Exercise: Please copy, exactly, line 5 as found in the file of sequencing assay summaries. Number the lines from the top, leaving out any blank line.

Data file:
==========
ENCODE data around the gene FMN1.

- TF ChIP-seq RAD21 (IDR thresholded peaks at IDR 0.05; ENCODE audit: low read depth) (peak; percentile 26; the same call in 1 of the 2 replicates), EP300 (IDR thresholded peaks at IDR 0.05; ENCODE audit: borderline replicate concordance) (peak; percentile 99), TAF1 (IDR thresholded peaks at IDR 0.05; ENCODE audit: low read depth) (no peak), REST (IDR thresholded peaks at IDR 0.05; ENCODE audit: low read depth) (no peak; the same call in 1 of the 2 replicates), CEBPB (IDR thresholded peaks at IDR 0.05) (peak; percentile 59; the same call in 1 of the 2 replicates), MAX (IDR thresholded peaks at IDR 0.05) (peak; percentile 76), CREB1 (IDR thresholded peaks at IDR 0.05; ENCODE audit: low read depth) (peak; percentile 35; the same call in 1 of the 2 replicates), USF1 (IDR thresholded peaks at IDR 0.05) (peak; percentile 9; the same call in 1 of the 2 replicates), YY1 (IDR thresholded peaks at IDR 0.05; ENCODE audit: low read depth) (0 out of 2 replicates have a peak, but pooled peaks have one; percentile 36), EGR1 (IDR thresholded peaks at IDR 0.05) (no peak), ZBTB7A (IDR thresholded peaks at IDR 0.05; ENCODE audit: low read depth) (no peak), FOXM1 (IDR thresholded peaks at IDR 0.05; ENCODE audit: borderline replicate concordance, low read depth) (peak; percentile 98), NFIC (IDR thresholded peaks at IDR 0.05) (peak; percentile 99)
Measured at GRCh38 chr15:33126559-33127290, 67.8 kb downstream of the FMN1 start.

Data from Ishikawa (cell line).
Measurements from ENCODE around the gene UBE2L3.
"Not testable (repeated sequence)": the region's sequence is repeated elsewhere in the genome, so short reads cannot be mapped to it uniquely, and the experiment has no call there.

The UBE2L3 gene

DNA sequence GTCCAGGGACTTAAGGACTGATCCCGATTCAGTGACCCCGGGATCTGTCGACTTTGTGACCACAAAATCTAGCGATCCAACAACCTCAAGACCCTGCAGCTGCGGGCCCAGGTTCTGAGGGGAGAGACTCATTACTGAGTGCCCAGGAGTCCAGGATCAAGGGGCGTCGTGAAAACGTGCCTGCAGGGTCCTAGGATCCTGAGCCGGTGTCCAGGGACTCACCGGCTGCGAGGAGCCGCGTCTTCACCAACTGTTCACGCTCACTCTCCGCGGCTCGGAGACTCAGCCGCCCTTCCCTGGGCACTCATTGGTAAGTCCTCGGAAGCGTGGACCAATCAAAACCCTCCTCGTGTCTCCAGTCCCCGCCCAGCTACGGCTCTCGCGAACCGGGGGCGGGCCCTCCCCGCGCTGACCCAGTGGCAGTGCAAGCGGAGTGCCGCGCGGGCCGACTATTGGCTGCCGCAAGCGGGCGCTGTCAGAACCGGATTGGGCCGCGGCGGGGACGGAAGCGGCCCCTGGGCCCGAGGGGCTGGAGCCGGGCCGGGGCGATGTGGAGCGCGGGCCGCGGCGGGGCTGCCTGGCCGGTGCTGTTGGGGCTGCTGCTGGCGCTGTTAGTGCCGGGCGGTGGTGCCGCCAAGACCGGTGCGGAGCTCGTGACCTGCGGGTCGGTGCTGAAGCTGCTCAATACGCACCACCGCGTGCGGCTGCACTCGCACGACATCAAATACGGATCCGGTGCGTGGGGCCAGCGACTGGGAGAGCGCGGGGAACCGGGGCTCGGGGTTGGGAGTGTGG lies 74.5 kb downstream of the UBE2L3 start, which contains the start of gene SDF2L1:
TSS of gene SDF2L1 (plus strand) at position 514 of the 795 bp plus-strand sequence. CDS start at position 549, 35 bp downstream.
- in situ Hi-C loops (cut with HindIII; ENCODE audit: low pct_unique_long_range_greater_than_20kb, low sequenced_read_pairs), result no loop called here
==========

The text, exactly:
Measurements from ENCODE around the gene UBE2L3.